When federal health care reform legislation is scheduled to be implemented next year Minnesota would likely see a migration from some residents using MinnesotaCare to Medicaid. That is the contention of supporters of HF1584, sponsored by Rep. Matt Dean (R-Dellwood), which would direct the commissioners of the Revenue Department and Minnesota Management & Budget to adjust the MinnesotaCare tax on health care providers if such a decrease of residents using MinnesotaCare were to result in a 25 percent cushion in the anticipated fund expenditures.
The bill was approved by the House Taxes Committee and referred to the House Ways and Means Committee. It has no Senate companion.
The bill would direct the Revenue Department and Minnesota Management & Budget to annually review the Health Care Access Fund and reduce the MinnesotaCare provider taxes and the 1 percent tax on the premium revenue of nonprofit health plan companies, if projected fund revenues, plus any projected balance, exceeds 125 percent of projected fund expenditures. The MinnesotaCare provider tax rate is 2 percent of gross revenues and applies to health care providers, hospitals, surgical centers and wholesale drug distributors. Revenues from the provider tax and the tax on nonprofit health plan premiums are deposited into the fund.
Dean said that although the fund is projected to be depleted over the next 12-15 months, implementation of federal health care reform would likely result in fewer MinnesotaCare users and an accumulation of funds that would necessitate readjustment of the MinnesotaCare tax.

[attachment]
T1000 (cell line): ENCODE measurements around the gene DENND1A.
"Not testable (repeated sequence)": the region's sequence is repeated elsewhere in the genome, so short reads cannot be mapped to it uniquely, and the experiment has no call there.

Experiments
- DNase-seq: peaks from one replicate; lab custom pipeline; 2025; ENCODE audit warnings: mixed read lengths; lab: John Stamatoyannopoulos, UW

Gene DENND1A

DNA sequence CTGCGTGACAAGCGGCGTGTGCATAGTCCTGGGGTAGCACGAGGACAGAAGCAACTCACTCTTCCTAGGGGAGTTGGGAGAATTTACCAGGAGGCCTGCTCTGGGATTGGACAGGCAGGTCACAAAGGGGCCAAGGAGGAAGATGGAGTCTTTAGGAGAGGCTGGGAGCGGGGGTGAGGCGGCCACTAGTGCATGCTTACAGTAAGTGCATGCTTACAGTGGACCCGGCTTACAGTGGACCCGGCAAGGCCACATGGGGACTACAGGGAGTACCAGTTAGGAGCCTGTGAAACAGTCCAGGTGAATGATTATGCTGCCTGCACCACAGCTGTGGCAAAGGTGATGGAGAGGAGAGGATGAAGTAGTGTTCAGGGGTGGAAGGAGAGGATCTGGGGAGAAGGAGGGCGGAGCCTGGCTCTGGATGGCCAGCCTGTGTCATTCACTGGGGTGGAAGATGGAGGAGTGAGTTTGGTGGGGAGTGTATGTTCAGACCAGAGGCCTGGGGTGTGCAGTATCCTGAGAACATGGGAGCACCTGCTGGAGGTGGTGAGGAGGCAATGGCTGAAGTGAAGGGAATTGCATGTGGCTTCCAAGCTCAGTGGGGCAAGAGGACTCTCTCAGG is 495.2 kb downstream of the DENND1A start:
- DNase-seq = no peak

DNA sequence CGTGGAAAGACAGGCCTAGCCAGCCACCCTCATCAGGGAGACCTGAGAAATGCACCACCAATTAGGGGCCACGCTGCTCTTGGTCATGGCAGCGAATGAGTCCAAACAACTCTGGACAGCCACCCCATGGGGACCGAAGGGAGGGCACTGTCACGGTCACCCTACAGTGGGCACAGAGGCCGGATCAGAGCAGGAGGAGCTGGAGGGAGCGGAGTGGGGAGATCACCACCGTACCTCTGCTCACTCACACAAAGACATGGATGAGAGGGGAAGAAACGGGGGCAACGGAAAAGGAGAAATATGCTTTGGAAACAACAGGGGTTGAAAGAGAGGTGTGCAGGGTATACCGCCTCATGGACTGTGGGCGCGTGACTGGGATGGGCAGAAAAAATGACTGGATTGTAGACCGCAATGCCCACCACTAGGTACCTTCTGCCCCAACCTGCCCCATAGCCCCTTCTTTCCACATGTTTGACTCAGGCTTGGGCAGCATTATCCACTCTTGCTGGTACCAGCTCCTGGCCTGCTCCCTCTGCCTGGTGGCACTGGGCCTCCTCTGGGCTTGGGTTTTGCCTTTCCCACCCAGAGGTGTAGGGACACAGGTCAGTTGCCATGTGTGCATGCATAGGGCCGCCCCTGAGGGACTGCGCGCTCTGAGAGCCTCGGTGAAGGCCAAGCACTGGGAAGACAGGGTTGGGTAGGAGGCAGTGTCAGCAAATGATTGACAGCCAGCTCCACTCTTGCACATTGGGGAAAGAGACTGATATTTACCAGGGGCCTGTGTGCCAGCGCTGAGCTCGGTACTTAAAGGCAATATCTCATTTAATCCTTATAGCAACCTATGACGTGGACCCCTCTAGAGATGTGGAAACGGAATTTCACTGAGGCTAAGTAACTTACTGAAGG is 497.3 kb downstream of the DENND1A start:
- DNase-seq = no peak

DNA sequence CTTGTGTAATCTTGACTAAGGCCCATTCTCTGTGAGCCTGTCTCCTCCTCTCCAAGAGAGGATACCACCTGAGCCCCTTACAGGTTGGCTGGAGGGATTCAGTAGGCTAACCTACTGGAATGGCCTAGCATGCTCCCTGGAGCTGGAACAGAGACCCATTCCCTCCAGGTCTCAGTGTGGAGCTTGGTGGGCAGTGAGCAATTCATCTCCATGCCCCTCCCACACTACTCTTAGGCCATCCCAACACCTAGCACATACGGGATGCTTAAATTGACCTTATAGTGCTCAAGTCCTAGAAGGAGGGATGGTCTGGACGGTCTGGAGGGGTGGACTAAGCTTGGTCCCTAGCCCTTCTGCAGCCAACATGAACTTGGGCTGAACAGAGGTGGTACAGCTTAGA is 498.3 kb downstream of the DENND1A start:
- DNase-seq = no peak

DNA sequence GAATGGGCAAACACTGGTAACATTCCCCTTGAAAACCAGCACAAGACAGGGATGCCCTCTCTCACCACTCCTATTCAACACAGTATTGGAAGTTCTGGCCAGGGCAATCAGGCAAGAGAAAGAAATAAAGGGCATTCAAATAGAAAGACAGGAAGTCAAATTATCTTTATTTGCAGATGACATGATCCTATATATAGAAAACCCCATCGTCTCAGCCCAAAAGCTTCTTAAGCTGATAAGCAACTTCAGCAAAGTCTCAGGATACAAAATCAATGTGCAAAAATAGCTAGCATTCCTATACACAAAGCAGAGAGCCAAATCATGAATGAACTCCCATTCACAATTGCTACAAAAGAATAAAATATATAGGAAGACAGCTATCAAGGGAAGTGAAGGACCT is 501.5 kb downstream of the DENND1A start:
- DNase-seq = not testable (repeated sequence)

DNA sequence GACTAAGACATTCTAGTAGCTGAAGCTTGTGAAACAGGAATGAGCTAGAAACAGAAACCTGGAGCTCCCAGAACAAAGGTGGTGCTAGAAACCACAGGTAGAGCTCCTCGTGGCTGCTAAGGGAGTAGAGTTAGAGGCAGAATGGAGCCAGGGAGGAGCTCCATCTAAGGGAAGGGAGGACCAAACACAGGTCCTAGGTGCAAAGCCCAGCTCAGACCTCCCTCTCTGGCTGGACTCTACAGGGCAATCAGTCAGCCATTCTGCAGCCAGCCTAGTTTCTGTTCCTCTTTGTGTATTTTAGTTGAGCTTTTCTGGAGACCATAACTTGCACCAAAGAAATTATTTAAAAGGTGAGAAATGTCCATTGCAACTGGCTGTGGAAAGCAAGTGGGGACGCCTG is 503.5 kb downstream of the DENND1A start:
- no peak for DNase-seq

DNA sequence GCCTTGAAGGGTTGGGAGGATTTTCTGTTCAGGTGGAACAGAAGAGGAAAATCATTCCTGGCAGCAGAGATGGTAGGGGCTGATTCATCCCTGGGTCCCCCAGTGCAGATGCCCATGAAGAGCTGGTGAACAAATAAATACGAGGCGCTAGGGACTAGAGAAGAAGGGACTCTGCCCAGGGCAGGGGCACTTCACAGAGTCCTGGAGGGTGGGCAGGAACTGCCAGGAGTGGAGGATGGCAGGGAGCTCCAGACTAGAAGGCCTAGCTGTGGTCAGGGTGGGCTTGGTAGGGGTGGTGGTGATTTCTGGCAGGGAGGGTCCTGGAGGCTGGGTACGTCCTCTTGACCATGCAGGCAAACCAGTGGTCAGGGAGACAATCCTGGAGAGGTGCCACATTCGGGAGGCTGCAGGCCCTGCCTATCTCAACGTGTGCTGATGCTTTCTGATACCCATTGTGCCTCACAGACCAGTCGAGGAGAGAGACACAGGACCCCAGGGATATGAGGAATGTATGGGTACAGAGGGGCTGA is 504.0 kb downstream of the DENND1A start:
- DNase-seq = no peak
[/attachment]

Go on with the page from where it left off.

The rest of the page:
The bill would not only help balance the Health Care Access Fund, “but more importantly, carry on the discussion of what is going to happen with our MinnesotaCare 2 percent tax, what is going to happen with MinnesotaCare and keep that discussion moving forward,” Dean said during a April 27 hearing in the House Health and Human Services Reform Committee.
Rep. Diane Loeffler (DFL-Mpls) reminded tax committee members that the bill would be potentially influenced by other proposed health care reform bills currently moving through the House.
“I want to caution people that based on some other policies being considered it is pretty shaky right now,” Loeffler said. “We need to watch this before we move forward.”
MinnesotaCare is a state health coverage program for low-income individuals and families who do not have access to employee-sponsored health insurance.